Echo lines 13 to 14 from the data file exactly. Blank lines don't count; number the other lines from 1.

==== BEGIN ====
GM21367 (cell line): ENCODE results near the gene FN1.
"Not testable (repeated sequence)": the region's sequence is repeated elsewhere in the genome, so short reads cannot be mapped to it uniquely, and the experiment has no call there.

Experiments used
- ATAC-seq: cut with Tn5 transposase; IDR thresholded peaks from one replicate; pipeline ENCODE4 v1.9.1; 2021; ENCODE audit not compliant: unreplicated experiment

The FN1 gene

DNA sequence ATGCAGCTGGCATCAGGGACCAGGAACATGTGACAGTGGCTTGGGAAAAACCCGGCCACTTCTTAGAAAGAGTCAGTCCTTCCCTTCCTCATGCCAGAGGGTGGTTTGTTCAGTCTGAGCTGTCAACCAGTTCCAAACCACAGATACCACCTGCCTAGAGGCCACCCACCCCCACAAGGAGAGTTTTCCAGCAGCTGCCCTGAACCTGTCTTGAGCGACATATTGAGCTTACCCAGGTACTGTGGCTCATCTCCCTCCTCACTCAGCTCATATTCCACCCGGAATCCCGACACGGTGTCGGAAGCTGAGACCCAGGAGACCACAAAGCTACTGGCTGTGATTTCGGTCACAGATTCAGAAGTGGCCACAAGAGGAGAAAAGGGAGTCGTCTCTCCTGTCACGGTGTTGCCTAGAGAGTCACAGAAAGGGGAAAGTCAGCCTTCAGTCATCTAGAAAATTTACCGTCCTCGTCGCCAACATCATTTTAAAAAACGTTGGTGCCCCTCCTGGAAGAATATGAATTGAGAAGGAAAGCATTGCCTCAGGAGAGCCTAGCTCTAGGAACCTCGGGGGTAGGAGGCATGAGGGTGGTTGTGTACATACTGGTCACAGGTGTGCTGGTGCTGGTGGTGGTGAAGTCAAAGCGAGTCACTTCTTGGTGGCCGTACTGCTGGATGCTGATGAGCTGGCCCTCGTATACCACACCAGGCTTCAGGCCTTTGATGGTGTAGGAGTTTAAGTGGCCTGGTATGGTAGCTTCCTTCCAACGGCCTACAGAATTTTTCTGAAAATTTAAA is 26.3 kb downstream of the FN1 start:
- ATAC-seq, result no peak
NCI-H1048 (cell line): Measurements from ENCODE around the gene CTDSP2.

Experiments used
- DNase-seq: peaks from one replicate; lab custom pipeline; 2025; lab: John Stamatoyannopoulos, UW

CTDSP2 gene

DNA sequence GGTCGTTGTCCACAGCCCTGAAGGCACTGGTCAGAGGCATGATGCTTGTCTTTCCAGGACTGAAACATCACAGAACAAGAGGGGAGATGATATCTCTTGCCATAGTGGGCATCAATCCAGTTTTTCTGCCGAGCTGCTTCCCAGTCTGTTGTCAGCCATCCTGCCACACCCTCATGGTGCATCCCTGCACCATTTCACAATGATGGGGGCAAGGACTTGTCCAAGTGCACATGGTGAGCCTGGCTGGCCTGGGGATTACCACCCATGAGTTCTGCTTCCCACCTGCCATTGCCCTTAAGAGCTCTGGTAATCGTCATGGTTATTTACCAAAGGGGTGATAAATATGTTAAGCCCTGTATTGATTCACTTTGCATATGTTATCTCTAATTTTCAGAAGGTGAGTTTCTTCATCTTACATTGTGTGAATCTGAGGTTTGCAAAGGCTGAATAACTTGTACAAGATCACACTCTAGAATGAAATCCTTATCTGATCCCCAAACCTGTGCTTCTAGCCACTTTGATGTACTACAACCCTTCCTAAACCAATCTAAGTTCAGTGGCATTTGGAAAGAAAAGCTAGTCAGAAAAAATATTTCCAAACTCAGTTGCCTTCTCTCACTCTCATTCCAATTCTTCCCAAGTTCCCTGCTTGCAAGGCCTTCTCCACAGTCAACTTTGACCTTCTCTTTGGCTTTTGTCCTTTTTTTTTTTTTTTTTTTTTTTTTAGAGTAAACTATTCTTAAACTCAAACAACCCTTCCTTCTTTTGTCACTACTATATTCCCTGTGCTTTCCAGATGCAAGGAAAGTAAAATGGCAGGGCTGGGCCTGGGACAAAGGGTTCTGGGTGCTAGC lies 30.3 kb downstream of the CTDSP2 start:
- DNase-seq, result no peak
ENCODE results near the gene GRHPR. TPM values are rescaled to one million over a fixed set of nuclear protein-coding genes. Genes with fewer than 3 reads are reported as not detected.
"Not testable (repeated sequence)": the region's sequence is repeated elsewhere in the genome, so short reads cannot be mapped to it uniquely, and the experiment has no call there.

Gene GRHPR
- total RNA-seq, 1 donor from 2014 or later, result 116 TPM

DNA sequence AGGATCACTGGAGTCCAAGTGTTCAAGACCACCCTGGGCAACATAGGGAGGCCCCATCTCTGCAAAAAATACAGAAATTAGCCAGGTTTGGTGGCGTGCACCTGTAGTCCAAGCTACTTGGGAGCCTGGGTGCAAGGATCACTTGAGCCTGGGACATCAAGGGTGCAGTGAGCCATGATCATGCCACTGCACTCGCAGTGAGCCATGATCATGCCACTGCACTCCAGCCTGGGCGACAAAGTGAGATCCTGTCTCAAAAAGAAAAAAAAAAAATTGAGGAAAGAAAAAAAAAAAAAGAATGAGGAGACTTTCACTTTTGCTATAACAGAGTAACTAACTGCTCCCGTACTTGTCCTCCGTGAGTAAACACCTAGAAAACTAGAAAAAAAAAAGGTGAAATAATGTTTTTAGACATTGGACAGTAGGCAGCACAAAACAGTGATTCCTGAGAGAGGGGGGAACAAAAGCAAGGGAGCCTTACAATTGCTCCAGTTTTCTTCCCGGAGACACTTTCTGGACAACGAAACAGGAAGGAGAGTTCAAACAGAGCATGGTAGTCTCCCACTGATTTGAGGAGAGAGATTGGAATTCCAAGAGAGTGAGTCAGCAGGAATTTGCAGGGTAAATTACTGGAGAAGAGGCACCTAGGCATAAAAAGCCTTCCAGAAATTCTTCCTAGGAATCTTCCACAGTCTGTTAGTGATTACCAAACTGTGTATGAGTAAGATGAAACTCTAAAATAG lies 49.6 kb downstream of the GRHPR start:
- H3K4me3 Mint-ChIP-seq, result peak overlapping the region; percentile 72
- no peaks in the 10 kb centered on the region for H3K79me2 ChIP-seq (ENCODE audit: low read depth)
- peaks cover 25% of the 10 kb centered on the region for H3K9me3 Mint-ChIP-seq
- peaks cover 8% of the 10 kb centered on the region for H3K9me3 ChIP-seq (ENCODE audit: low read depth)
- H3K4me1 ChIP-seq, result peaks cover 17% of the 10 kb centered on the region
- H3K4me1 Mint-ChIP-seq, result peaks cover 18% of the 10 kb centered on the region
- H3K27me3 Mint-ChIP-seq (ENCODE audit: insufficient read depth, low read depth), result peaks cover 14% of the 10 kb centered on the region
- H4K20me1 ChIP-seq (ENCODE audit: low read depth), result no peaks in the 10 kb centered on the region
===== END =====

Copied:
- DNase-seq, result no peak
ENCODE results near the gene GRHPR. TPM values are rescaled to one million over a fixed set of nuclear protein-coding genes. Genes with fewer than 3 reads are reported as not detected.